India has always been proud of Dr. APJ Abdul Kalam, the world-renowned space scientist but now we have yet another reason to be proud of the missile man. Scientists at NASA have named a new organism after Kalam.
The researchers at the Jet Propulsion Laboratory (JPL), the foremost lab had discovered the new bacteria on the filters of the International Space Station (ISS) and named it Solibacillus kalamii to honour the late president.
"The name of the bacterium is Solibacillus kalamii, the species name is after Dr Abdul Kalam and genus name is Solibacillus which is a spore forming bacteria," said Dr Kasthuri Venkateswaran, senior research scientist, Biotechnology and Planetary Protection Group at JPL.
The filter on which the new bug was found remained on board the ISS for 40 months. Called a high-efficiency particulate arrestance filter or HEPA filter, this part is the routine housekeeping and cleaning system on board the international space station.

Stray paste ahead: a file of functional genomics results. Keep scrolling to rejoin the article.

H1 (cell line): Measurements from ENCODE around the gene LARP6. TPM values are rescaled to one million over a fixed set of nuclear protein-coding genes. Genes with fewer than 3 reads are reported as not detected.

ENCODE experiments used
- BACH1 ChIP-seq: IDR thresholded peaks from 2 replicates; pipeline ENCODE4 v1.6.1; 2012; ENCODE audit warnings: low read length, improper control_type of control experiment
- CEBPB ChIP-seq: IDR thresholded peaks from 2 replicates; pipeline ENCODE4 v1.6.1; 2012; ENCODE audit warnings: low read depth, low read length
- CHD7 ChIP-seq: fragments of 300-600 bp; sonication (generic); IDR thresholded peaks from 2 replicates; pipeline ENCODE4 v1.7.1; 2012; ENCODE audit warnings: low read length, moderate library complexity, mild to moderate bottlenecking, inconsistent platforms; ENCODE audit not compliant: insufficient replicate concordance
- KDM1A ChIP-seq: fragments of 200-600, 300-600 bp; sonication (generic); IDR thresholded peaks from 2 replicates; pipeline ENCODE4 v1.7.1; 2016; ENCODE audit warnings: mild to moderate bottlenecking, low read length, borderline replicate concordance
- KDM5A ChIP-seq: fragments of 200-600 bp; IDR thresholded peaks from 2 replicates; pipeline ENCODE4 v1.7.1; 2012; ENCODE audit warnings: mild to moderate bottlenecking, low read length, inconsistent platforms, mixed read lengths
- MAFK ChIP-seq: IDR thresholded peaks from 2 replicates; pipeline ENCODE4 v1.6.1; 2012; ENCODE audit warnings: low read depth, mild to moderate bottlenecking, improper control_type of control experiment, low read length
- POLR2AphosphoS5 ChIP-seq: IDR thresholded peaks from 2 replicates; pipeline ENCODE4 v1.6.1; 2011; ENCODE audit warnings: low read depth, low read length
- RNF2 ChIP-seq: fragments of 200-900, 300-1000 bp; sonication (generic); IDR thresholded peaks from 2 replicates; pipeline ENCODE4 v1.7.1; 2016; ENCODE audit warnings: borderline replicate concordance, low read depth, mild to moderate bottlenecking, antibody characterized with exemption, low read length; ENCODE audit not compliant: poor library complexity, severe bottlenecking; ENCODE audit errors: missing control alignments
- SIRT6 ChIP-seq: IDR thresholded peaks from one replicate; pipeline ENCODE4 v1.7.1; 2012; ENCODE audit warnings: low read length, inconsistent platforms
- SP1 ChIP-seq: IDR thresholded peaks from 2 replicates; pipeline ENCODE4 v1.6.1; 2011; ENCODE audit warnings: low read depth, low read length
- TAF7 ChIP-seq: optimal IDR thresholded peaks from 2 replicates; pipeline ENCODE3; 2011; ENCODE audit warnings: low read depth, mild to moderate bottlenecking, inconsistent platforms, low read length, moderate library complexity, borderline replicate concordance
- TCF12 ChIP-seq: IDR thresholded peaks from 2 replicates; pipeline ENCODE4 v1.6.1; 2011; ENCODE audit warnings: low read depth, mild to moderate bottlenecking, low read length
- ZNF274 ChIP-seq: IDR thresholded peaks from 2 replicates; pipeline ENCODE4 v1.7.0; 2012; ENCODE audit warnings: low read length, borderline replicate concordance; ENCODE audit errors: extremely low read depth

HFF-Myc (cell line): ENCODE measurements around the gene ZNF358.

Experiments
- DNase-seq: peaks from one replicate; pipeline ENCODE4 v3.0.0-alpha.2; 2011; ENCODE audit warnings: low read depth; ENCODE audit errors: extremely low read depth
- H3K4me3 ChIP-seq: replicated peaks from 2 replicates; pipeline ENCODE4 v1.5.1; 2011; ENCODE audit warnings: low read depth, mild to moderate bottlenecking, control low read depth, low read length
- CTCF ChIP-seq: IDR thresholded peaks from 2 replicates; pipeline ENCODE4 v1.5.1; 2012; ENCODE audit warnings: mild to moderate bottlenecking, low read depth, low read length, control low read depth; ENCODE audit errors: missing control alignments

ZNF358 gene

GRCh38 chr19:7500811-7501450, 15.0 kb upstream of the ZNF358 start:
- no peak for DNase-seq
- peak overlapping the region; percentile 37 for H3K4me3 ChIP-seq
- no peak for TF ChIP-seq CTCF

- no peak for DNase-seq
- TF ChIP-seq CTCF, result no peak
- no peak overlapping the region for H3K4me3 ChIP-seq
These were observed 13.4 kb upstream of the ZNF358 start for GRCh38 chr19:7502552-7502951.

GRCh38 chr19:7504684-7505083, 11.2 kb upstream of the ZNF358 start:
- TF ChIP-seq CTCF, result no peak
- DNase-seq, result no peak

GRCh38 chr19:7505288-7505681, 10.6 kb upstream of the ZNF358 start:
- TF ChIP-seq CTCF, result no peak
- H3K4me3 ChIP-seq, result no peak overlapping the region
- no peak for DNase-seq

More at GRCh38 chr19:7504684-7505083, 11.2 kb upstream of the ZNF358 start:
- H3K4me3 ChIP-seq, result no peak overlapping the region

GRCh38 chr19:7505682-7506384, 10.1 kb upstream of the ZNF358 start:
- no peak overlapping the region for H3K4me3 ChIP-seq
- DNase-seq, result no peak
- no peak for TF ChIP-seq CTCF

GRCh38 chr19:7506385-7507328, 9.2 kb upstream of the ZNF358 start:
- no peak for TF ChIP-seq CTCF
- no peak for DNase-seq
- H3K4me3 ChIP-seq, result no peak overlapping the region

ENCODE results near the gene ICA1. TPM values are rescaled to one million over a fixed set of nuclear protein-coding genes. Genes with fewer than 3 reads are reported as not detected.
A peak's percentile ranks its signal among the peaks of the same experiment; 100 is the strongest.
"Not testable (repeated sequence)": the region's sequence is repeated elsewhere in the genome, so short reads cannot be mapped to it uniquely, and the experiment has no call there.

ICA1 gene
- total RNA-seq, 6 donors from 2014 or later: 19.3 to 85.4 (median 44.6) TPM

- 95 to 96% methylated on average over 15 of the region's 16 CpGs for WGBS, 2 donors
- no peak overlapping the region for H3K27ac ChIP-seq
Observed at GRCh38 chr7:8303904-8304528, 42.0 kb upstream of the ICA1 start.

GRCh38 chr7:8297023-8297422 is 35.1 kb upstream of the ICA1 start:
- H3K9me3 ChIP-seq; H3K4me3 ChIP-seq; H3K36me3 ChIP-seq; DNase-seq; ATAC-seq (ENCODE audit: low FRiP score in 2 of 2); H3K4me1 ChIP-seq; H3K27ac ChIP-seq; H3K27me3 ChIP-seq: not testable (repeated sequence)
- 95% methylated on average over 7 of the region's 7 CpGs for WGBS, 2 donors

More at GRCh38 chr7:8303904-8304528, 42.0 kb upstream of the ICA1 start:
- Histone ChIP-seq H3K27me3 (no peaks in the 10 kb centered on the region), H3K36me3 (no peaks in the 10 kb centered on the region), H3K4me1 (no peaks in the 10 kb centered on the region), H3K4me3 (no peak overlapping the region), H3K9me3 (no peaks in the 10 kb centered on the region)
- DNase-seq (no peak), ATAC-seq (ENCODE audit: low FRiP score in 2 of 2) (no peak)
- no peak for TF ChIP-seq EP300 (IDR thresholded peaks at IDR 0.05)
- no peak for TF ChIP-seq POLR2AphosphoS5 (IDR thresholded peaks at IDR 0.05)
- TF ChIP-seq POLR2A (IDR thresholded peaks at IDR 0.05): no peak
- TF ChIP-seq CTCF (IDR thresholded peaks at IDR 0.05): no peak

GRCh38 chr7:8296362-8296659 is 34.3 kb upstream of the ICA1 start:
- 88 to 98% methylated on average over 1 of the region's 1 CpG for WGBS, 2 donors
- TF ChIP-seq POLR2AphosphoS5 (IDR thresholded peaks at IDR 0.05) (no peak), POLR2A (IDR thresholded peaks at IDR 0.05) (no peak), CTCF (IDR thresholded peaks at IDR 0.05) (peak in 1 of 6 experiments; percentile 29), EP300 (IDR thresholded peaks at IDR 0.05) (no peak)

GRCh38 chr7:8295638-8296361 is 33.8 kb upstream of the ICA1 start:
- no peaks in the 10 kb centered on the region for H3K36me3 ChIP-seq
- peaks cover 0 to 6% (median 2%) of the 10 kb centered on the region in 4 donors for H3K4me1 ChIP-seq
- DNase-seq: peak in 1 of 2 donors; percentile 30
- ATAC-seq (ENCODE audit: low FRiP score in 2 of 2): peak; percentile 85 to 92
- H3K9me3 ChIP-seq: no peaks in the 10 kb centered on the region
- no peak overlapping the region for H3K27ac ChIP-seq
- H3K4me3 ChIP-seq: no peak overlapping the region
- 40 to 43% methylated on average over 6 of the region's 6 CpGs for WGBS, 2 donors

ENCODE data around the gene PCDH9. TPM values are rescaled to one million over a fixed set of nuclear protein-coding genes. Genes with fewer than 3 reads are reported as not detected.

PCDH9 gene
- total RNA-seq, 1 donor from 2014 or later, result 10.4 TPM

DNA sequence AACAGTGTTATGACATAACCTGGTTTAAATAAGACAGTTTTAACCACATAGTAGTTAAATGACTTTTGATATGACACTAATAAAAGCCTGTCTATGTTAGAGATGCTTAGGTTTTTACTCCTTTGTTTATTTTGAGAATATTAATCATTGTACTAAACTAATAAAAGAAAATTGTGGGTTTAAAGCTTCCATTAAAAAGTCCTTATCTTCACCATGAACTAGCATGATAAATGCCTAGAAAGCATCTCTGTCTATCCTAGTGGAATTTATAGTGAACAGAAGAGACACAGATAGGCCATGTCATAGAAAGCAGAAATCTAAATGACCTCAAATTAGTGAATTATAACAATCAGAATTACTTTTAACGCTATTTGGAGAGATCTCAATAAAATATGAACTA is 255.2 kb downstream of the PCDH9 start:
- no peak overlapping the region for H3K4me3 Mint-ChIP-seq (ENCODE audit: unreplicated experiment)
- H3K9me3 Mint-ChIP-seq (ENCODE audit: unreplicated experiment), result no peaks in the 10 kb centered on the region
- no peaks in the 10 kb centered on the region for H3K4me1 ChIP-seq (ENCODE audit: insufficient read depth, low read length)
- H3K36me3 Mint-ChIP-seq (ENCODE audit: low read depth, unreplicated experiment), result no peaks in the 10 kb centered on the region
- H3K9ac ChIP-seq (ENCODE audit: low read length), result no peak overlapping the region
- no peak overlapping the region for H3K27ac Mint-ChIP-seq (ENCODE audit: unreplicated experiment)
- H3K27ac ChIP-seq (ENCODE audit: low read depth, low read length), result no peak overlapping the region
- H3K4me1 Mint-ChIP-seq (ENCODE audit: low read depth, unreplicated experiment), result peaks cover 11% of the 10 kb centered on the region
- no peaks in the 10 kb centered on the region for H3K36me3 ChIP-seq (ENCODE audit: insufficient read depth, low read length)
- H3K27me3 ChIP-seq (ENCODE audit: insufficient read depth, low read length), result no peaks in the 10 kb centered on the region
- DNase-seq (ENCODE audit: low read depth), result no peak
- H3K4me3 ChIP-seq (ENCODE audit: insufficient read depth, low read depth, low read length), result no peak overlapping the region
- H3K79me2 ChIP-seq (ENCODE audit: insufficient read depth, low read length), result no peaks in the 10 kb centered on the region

This filter was later analysed at JPL and only this year did Venkateswaran publish his discovery in the International Journal of Systematic and Evolutionary Microbiology. Venkateswaran explained that even though the ISS orbits the earth some 400 kilometres above, it hosts various bacteria and fungi. However, he dismissed the fact that even though the Solibacillus kalamii is not found on earth it is not an extra-terrestrial form of life.
"I am reasonably sure it has hitch hiked to the space station on board some cargo and then survived the hostile conditions of space," explained Venkateswaran.
Venkateswaran added that new bacterias are usually named after famous scientists.
He also added that the new bacteria may be of some use to the field of biotechnology. "These spore formers tend to withstand high radiation and also produce some useful compounds protein wise which will be helpful for biotechnology applications," Venkateswaran said.
Though the bacteria and its properties have not been analysed completely, Venkateswaran has said the new bug could be a key source for chemicals that can help protect against radiation damage.